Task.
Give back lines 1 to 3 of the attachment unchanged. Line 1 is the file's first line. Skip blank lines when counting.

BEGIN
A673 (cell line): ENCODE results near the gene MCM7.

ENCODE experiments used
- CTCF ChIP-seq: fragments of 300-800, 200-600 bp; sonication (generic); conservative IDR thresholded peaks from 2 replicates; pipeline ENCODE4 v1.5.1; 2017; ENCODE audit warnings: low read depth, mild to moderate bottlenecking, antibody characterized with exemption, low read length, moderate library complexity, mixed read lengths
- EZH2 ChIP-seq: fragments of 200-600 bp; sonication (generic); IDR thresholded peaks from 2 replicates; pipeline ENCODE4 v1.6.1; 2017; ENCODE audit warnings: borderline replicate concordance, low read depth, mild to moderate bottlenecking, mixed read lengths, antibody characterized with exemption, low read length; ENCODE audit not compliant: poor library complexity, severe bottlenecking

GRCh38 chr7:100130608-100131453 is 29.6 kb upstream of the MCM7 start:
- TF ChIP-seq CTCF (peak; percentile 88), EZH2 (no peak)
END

A673 (cell line): ENCODE results near the gene MCM7.

ENCODE experiments used
- CTCF ChIP-seq: fragments of 300-800, 200-600 bp; sonication (generic); conservative IDR thresholded peaks from 2 replicates; pipeline ENCODE4 v1.5.1; 2017; ENCODE audit warnings: low read depth, mild to moderate bottlenecking, antibody characterized with exemption, low read length, moderate library complexity, mixed read lengths